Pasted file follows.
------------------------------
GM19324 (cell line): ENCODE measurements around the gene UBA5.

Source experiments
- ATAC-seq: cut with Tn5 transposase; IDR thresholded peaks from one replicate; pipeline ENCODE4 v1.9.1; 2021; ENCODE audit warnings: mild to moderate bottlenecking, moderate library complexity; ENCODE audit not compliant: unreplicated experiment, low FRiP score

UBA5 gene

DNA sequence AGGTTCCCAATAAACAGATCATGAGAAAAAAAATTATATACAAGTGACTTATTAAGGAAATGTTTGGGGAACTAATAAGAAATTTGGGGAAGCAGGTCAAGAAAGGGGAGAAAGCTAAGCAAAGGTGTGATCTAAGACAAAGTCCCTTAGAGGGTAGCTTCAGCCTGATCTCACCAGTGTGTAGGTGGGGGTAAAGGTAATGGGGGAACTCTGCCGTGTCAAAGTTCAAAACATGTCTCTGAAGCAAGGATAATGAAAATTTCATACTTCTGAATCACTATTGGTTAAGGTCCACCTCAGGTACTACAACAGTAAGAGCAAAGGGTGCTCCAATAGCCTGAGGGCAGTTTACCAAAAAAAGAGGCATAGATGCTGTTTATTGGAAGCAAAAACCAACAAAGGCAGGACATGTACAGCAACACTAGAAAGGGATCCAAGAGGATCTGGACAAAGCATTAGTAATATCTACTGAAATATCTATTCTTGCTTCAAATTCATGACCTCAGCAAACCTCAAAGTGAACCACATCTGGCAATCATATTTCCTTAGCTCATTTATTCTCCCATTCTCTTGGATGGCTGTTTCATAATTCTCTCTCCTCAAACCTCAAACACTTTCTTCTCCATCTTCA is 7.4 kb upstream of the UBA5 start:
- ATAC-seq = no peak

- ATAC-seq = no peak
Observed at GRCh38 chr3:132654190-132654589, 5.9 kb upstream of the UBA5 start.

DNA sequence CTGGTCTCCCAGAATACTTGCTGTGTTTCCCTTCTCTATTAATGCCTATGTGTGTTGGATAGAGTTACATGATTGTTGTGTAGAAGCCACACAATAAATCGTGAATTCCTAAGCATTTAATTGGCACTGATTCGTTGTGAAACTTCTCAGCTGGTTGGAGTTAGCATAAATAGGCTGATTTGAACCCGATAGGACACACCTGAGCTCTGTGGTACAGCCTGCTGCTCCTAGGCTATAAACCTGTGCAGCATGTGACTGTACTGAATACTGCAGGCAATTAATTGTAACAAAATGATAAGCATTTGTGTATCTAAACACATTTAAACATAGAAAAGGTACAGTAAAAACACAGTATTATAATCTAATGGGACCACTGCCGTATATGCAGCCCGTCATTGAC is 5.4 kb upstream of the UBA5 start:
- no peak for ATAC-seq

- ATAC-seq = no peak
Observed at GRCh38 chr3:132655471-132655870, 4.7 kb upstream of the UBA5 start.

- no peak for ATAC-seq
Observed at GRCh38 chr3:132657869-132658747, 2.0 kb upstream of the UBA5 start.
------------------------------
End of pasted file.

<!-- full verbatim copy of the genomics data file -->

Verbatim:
GM19324 (cell line): ENCODE measurements around the gene UBA5.

Source experiments
- ATAC-seq: cut with Tn5 transposase; IDR thresholded peaks from one replicate; pipeline ENCODE4 v1.9.1; 2021; ENCODE audit warnings: mild to moderate bottlenecking, moderate library complexity; ENCODE audit not compliant: unreplicated experiment, low FRiP score

UBA5 gene

DNA sequence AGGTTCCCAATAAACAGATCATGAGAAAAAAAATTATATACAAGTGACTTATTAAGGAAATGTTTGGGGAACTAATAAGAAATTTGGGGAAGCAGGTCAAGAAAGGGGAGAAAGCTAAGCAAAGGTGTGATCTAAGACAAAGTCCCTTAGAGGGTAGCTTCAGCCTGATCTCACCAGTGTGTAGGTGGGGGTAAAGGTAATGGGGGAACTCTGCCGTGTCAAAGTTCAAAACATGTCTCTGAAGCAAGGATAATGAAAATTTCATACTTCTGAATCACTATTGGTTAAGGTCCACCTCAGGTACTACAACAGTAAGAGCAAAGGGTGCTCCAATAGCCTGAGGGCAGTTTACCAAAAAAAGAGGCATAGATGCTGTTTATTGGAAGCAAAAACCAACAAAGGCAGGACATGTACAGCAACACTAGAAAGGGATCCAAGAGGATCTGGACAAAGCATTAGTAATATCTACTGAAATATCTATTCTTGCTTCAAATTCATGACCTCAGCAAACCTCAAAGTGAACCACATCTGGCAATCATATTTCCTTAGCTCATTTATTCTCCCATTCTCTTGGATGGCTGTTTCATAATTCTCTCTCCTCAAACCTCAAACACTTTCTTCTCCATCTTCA is 7.4 kb upstream of the UBA5 start:
- ATAC-seq = no peak

- ATAC-seq = no peak
Observed at GRCh38 chr3:132654190-132654589, 5.9 kb upstream of the UBA5 start.

DNA sequence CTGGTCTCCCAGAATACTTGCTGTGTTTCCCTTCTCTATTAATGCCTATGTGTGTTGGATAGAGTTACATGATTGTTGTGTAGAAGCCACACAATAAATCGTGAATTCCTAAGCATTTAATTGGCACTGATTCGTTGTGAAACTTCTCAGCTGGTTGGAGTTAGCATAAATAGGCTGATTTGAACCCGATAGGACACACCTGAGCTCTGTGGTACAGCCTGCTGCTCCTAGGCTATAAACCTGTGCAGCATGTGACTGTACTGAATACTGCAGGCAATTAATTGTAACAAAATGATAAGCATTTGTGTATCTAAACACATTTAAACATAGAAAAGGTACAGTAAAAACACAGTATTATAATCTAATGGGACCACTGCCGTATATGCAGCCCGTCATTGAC is 5.4 kb upstream of the UBA5 start:
- no peak for ATAC-seq

- ATAC-seq = no peak
Observed at GRCh38 chr3:132655471-132655870, 4.7 kb upstream of the UBA5 start.

- no peak for ATAC-seq
Observed at GRCh38 chr3:132657869-132658747, 2.0 kb upstream of the UBA5 start.